redefining what it means to read – the seven stages of librarianship

Enjoying listening to Jenny Levine talking about gaming in libraries. I’m still not much of a gamer, but I’ve definitely been seeing the value of gaming programs bringing teens into libraries. She pointed me to a document that I hadn’t read and am really enjoying [kill me, I'm multiasking!] called Fiat Lux, Fiat Late­bra: A Cel­e­bra­tion of His­tor­i­cal Library Func­tions [pdf] by D. W. Krum­mel. Not a new article (Jenny posted about it in 2008) but a great read including, especially “The Seven Ages of Librar­i­an­ship” which is a great exposition of how the library has evolved and is evolving.

Florida Library History, circa 1998

I am going to Florida on Sunday, so I have Florida on my mind. I found out about the Florida Library History Project and was pleased to know the entire thing is available online as a big PDF. Some enterprising student could, with the permission of Kathleen de la Pena McCook get it online crosslinked and searchable.

The Florida Library History Project (FLHP) began in January 1998. Letters requesting histories were sent to all public libraries in Florida with follow-up letters sent after an initial response was received from the libraries. E-mail messages were sent out to FL-LIB listservs encouraging participation in the project. A poster session was presented by USF research assistant Catherine Jasper at the 1998 Florida Library Association (FLA) Annual Conference, an event that marked FLA’s 75th anniversary. At the end of this funding period, 89 library systems and organizations had provided histories. These have been compiled and are reproduced in this volume as submitted by participating libraries. Highlights include library founding, collections, services, budgets and expenditures, personnel, funding, survey results, technology, and developments.

[via]

Why is my Dad talking to me about the public library?

My Dad never goes to the public library. He buys his own books and is a little… fussy about public spaces. That said, when I go to visit him we talk about library issues because they’re interesting to me and he’s a techie and always curious how libraries seem to have gotten so much so wrong. He did talk to me about two library news items that I found interesting. One was the I Love My Librarian award winners which my Dad read about in the New York Times. The other was the Chelmsford High School Library’s Learning Commons project — which he read about in the Boston Globe — which provided an (incorrect) opening to say “Hey, my friend Brian is a librarian there! He has a blog!” I then got to prattle on about their town-wide history project which I’ve been meaning to blog about for a while. So, there it is, get your library in the paper get the retiree crowd curious about you.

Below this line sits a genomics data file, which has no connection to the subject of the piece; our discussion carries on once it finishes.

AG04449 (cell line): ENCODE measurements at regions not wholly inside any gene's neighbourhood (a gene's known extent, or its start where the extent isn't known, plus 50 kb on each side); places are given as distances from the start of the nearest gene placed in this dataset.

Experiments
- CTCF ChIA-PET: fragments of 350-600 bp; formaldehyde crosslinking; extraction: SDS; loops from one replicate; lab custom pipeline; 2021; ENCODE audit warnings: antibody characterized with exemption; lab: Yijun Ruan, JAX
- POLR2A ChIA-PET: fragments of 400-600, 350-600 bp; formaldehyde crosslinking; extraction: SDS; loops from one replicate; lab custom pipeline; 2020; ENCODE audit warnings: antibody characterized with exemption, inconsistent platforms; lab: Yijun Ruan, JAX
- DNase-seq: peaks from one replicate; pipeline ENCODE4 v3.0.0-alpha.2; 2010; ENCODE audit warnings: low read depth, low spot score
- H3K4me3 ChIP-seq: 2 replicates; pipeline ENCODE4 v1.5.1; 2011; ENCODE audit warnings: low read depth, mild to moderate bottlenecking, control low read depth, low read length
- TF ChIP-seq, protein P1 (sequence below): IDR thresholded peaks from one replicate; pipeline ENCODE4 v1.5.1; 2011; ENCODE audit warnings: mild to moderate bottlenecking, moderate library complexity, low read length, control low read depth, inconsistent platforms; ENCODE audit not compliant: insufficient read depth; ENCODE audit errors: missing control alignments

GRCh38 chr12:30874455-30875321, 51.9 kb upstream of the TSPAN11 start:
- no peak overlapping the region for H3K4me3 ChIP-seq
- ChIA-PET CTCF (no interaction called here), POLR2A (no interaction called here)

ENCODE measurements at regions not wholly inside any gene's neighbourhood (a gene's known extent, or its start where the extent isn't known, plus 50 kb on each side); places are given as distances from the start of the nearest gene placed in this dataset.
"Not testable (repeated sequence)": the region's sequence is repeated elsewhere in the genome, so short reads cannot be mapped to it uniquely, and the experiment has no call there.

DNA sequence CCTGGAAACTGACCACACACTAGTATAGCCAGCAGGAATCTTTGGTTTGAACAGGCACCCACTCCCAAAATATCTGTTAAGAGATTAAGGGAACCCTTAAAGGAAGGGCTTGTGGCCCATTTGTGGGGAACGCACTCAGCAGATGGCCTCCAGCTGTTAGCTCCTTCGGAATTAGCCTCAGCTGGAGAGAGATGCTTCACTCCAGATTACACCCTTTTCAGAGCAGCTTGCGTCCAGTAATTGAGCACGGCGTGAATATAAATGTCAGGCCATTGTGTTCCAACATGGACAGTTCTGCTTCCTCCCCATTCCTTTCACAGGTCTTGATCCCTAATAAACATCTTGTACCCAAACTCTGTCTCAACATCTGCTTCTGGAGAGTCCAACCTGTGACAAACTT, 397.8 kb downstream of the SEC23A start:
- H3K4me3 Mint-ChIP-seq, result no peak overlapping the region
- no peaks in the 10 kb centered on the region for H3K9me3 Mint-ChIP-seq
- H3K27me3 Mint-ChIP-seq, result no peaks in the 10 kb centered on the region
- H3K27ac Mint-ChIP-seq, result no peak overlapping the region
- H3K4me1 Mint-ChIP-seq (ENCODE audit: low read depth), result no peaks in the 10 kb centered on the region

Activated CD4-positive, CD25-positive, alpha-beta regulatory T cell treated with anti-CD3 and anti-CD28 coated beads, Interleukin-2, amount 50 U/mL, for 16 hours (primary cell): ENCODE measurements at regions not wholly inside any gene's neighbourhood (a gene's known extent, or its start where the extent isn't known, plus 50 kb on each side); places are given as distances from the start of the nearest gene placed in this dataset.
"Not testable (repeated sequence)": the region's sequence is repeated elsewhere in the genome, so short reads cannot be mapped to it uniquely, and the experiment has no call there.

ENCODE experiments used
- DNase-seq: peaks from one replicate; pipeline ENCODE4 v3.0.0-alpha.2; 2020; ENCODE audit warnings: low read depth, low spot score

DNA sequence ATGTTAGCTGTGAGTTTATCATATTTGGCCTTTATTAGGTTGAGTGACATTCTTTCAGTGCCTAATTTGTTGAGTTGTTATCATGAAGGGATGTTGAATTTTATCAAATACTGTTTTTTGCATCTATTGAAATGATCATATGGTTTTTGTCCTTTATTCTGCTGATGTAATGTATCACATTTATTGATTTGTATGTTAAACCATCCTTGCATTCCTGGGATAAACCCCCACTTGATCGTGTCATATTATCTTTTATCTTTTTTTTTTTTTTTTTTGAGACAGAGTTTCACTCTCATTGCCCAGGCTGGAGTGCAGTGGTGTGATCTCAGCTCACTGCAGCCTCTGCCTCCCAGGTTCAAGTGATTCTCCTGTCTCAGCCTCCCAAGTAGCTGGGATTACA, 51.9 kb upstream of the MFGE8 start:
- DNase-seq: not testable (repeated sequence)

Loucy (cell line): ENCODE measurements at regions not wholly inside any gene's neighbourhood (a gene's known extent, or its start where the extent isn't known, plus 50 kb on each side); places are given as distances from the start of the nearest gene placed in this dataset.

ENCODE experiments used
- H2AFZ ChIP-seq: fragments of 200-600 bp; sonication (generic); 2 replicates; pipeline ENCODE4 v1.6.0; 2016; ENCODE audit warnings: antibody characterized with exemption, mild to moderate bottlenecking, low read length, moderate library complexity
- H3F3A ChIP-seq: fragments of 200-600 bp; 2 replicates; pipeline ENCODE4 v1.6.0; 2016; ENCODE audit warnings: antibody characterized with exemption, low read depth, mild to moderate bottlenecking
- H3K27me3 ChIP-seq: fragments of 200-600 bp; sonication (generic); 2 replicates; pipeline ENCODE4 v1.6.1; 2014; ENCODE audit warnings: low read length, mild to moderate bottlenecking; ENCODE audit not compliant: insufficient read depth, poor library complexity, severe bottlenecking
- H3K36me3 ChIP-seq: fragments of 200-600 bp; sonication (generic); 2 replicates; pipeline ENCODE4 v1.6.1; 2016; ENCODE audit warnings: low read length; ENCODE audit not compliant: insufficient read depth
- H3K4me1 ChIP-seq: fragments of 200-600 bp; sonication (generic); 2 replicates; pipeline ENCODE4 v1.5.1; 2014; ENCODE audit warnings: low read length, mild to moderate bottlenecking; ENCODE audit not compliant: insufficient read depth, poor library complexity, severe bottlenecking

podcast suggest: Unquiet History

For those of you who thrilled to Matthew Battles’ book Library: An Unquiet History should try out his podcast — similarly titled but not library-specific — Unquiet History. I’m currently enjoying listening to a short history of medeival urban garbage. Fun!

eulogy for the “university of the ghetto”

A poignant tale of a library becoming an Idea Store.

On the record the staff talk brightly of the new Idea Store which will replace both the Whitechapel and Stepney libraries from mid-September – the glossy leaflet boasts not only “more books, CDs and DVDs” and seven-day-a-week opening, but also that it “is located right in front of Sainsbury’s”.

Off the record they feel bereaved, despite struggling once its fate was sealed and maintenance virtually stopped: in a recent flood the usual buckets were clearly failing to cope.

[thanks ej]